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Valor in the Capital: The Echoing Impact of Three Brave Fanos on Ethiopia’s Political Landscape

Valor Fano Addis Ababa
The three fanos who undertook an operation in Addis Ababa. (Photo : SM)

By Sisay Mulu (Amoraw)

In the heart of Ethiopia, amidst the bustling streets of Addis Ababa, a tale of resilience and resistance unfolds as the Amhara Fano freedom fighters continue their enduring battle for liberty and justice. On April 12, 2024, three courageous Fano Freedom Fighters took a bold stand against government security forces, marking a poignant chapter in their struggle. This clash was more than a confrontation; it was a declaration of the enduring spirit of a people fighting for their rightful freedoms. As we reflect on this recent event, it becomes clear that the Fano valiant quest for a just Ethiopia deserves our attention and support.”

The bold and courageous actions undertaken by Nahusenay Andarge, Abenezer Getachew, and Habtamu Andarge, three valiant Fano Freedom Fighters, resonate deeply with some of the most pivotal moments in history. Their bravery mirrors the transformative power inherent in singular acts of valor, which have historically ignited significant social and political revolutions. These moments serve as poignant reminders of the remarkable impact a few individuals can have, as their bravery becomes the beacon that guides countless others toward meaningful change. Across borders and generations, their courage inspires widespread movements and fosters lasting transformation. 

During the Arab Spring, a poignant example of such an act was the self-immolation of Mohamed Bouazizi in Tunisia in December 2010. Bouazizi’s desperate protest against the confiscation of his fruit cart by local authorities and the humiliation he suffered became a symbol of the systemic corruption and injustice faced by ordinary citizens. His act ignited the fury of a suppressed populace, catalyzing a wave of protests that ultimately toppled long-standing dictators across the Arab world. His story illustrated how personal grievance, when it resonates with the collective experience of injustice, can mobilize communities to action, leading to revolutionary change.

Similarly, the historical episode involving Abraham Deboch and Moges Asegdom during the Italian occupation of Ethiopia serves as another profound example. In 1937, these two young Ethiopian heroes carried out a bold attempt to assassinate the Italian Viceroy, Rodolfo Graziani, an act intended to strike at the heart of the oppressive foreign regime. Though the immediate assassination attempt failed, the boldness of their action became a beacon of resistance against foreign domination and galvanized the Ethiopian patriotic resistance movement. Their courage became a testament to the indomitable spirit of a colonized nation striving for autonomy and respect.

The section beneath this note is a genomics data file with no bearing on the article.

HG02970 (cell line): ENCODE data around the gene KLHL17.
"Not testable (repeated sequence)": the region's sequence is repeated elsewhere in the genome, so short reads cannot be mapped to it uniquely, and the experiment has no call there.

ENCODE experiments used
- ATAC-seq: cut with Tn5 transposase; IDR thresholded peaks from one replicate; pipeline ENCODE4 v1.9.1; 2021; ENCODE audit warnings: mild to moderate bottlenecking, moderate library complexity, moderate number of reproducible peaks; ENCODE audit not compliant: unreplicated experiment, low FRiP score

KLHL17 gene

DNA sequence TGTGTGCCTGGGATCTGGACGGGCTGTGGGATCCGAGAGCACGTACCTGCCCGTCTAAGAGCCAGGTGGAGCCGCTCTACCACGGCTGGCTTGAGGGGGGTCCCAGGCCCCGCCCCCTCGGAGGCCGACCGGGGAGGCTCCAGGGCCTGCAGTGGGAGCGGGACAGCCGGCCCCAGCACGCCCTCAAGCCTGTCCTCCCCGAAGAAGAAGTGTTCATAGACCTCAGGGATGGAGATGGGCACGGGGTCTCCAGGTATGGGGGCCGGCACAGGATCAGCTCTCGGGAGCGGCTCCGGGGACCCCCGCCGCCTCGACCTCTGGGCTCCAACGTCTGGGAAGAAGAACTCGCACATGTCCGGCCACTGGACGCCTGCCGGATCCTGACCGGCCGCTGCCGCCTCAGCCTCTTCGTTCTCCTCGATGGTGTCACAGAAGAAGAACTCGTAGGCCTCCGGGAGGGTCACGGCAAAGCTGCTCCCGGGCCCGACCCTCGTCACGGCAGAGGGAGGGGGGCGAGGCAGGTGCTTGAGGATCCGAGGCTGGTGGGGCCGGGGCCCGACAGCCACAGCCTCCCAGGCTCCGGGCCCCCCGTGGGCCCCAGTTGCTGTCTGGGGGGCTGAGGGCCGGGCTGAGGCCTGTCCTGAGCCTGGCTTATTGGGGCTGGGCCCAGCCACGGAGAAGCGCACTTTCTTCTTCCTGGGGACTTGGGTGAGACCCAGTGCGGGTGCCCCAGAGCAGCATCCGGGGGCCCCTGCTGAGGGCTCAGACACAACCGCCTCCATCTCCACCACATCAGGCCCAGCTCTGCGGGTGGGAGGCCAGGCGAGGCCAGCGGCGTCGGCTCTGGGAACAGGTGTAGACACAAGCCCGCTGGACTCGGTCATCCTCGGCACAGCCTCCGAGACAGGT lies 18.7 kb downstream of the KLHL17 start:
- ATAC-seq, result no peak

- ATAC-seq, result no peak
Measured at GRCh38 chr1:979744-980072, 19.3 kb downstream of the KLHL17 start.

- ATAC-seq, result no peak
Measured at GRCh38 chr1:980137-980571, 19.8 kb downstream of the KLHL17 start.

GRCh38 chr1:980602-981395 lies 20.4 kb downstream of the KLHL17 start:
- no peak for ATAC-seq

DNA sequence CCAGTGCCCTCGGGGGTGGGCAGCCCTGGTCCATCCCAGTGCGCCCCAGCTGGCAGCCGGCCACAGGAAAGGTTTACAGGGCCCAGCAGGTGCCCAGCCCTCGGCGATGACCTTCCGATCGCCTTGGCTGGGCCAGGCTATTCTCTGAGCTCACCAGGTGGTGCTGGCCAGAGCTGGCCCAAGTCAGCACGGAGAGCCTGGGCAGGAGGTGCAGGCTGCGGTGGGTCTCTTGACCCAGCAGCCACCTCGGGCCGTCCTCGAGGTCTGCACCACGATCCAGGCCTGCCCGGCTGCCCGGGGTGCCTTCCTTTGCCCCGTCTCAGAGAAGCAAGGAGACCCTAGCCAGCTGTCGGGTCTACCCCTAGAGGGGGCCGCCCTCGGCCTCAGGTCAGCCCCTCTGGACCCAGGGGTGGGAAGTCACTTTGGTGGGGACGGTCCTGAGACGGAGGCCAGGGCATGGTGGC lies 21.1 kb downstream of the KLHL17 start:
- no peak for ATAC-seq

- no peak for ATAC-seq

In drawing parallels between these historical acts and the recent Fano operation in Addis Ababa, it becomes evident that the Fano freedom fighters are not just participants in a local grievance but are part of a larger historical narrative of resistance against tyranny. The significance of their actions in the capital, amidst a context of heightened security and global visibility, challenges the narrative of governmental control and brings international attention to the Amhara Fano cause. Just as Bouazizi became a symbol for the Arab Spring and Deboch and Asegdom epitomized Ethiopian resistance, the Three Fano freedom fighters’ recent engagement in Addis Ababa may well symbolize a pivotal turn in the Amhara struggle for justice and freedom. 

Unmasking the Genocidal War Against the Amhara

The audacious action taken by the three Fano freedom fighters serves as a tender revelation of the obscured, ongoing genocidal war waged against the Amhara people by Abiy Ahmed. This brutal war, though veiled in silence and often overlooked by mainstream narratives, was brought into the glaring spotlight on the streets where Ethiopia’s elite roam. The Fano strategic decision to target such a high-security zone not only underscores the severity of their struggle but also vehemently challenges the frequently sanitized accounts offered by both the Ethiopian government and various international entities.

The gravity of the Amhara plight is often muted in public discourse, yet here, amidst the symbols of governmental power and international diplomacy, Fano’s stark message could not be ignored. Their operation was not just an act of resistance; it was a desperate cry for recognition and a call to action. It boldly asserts the existence of systematic genocidal war so severe that it drives the oppressed to stake everything in search of justice. By choosing such a symbolic location for their confrontation, the Fano ensure that the narrative of Amhara persecution reaches the ears of the global community, demanding a reevaluation of both the war’s nature and the international response to it.